After introducing my students to Día de los muertos we usually do a simple art project to celebrate this special day. My 1st graders use pictures from Día de los muertos celebrations as inspiration to decorate their own skull masks. After decorating the face they cut out the faces (I usually help them cut out the eyes) and tape a popsicle stick at the bottom to make a mask. Below are the templates I use for the masks.
My 2nd graders make skull faces out of paper plates. A co-worker cut out the idea from a magazine and they look awesome! Again, we look at images from Día de los muertos celebrations for inspiration on how to decorate the faces.
The 3rd graders make papel picado. Here are some simple instructions--it is basically the same process as making cutout snowflakes. I usually have my students make 3 or 4 panels and then send the panels home with a string to hang them (I fold a piece of construction paper in half and put the papel picados inside to keep them from getting torn on their journey home). Insider tip: having the students glue at home is key--when they glue in class the tissue paper always manages to get stuck to another student's project, creating a sticky mess.
My 4th graders make calaveras de azúcar. Here is my tried and true recipe. The students decorate with the pre-made cake icing that comes in tubes (I limit each student to only 3 colors of icing in the hopes that it will still resemble a skull when they are finished). We usually spend one day making the skulls and one day decorating them. While my students are waiting to be called up to make/decorate their skulls they complete reading activities on Textivate!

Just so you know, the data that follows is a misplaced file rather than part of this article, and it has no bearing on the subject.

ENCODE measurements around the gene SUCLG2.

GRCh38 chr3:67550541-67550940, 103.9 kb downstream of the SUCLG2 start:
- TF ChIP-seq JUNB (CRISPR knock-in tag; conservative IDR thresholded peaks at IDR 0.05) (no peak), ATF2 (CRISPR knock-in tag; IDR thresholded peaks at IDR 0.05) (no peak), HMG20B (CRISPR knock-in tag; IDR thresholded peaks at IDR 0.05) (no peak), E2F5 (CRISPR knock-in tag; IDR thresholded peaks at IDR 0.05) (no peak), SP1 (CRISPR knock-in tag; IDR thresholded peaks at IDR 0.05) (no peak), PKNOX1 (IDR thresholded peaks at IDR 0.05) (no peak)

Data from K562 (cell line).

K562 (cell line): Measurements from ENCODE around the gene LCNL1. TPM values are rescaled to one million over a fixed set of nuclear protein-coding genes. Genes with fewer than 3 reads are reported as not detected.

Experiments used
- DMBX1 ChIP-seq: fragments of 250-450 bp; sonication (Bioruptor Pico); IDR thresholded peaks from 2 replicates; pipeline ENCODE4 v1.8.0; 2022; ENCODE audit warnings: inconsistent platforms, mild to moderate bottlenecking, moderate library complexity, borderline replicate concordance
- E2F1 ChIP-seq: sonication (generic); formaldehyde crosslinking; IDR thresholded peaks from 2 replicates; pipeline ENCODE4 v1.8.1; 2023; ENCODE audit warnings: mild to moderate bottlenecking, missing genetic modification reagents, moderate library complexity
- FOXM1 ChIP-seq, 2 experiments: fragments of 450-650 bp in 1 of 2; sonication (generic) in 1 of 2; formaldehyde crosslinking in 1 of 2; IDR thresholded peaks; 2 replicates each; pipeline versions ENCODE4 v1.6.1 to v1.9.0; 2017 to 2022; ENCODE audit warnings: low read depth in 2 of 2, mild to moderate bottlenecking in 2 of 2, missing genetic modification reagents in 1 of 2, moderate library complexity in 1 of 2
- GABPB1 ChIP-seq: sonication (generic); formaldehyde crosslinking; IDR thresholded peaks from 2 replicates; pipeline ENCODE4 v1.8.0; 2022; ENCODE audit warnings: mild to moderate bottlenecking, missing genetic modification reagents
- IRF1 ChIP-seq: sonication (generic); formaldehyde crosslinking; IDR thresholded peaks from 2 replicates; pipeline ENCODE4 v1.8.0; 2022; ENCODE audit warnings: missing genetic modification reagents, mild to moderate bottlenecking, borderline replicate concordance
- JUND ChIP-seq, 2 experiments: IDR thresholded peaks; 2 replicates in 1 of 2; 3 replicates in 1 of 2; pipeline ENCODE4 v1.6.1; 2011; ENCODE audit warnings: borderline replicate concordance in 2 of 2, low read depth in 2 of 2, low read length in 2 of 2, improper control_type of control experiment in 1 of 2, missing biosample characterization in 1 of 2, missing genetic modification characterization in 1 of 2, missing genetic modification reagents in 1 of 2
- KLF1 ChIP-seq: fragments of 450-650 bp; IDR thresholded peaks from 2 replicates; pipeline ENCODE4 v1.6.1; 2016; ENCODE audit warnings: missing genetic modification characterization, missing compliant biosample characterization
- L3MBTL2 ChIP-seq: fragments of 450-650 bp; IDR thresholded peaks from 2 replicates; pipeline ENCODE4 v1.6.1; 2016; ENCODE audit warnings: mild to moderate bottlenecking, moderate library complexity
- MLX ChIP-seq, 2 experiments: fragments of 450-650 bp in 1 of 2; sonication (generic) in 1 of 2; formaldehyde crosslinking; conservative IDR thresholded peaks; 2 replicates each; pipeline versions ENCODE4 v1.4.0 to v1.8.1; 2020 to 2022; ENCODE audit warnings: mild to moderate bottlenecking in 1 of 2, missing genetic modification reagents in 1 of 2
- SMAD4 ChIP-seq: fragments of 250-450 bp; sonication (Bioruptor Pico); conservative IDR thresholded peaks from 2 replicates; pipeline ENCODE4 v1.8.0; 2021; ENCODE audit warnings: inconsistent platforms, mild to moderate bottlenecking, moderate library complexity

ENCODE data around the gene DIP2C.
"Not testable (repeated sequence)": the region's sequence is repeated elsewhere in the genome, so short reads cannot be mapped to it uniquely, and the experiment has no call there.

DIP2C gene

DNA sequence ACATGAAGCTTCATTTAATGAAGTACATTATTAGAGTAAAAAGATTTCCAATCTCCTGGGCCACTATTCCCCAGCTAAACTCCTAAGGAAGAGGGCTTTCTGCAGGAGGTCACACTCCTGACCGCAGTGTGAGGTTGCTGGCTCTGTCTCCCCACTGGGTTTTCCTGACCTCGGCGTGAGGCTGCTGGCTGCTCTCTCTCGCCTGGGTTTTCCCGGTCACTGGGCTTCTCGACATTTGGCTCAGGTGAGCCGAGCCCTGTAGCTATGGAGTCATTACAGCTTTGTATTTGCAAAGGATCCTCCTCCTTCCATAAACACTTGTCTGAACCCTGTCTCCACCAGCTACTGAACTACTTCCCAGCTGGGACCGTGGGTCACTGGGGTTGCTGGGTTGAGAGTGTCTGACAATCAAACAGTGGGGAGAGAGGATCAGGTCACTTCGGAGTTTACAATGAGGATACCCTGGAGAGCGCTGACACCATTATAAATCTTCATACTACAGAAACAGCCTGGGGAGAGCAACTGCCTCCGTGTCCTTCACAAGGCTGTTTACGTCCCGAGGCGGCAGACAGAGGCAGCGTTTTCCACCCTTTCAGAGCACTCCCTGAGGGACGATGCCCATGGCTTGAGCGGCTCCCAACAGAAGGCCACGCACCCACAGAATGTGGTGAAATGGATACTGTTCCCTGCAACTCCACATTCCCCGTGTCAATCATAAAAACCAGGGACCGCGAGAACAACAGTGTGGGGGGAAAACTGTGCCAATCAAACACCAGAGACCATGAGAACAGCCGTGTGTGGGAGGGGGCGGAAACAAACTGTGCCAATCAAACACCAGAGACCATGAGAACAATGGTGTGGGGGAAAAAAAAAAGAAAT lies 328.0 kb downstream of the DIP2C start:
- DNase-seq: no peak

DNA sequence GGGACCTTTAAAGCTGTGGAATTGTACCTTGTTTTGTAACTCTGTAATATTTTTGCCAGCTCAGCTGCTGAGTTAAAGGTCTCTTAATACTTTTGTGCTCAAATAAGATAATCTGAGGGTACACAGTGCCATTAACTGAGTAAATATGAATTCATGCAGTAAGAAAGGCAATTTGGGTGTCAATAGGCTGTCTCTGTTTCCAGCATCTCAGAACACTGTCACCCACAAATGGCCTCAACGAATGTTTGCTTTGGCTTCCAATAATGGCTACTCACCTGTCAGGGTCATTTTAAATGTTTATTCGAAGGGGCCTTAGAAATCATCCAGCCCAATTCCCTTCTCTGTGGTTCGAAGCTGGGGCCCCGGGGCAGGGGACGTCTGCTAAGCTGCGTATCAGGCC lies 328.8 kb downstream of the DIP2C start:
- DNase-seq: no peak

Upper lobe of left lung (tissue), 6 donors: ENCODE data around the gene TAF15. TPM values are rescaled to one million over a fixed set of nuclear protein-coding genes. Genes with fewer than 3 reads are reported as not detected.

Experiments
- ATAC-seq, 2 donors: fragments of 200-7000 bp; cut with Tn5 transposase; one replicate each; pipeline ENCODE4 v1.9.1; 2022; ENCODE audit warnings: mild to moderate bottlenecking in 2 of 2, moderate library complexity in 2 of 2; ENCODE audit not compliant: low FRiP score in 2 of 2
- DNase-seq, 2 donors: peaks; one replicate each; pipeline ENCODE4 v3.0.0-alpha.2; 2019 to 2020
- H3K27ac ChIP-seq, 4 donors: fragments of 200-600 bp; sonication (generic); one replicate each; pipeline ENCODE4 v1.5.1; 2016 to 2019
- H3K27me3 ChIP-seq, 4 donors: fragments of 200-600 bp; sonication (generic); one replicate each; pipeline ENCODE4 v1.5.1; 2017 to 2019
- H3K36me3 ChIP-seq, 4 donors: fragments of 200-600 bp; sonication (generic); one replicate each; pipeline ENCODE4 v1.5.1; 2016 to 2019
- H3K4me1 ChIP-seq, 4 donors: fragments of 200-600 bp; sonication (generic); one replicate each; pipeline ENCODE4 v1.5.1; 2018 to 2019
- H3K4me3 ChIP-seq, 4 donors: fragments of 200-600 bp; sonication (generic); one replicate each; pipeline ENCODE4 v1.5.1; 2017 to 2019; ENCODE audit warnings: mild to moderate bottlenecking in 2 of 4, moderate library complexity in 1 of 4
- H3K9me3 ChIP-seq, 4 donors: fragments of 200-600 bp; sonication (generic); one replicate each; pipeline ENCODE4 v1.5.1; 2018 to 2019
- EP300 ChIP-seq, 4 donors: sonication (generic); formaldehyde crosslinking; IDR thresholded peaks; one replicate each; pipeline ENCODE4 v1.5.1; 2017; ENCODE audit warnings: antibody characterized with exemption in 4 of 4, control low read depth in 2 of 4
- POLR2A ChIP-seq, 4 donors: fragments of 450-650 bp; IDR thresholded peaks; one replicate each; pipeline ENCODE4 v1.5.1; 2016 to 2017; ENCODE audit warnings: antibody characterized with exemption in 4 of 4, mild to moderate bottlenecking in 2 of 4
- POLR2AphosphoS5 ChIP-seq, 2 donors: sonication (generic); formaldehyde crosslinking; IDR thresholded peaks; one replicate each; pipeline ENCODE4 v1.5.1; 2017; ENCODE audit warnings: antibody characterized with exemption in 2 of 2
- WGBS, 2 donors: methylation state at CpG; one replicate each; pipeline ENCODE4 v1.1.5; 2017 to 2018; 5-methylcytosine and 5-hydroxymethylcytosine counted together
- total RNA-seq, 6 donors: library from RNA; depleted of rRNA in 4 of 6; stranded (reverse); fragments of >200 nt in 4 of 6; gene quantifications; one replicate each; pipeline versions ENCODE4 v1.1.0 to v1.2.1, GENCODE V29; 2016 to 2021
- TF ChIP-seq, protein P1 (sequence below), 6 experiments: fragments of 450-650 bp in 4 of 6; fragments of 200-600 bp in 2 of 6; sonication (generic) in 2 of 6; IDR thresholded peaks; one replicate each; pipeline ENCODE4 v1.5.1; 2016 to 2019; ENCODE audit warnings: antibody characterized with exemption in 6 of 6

Check out the finished products!
The majority of you have probably already heard about the animated short Día de los muertos. If you haven't then you should watch it right now because it is fabulous for a MovieTalk! In her Día de los muertos packet on Teachers Pay Teachers Martina Bex uses another animated short entitled Día de muertos by Sofía Aviles. Both are great videos, although the second video is probably better suited to older students (I'll let you watch them both to figure out why). After watching the video there are a lot of different activities you could do to reinforce the key vocabulary structures...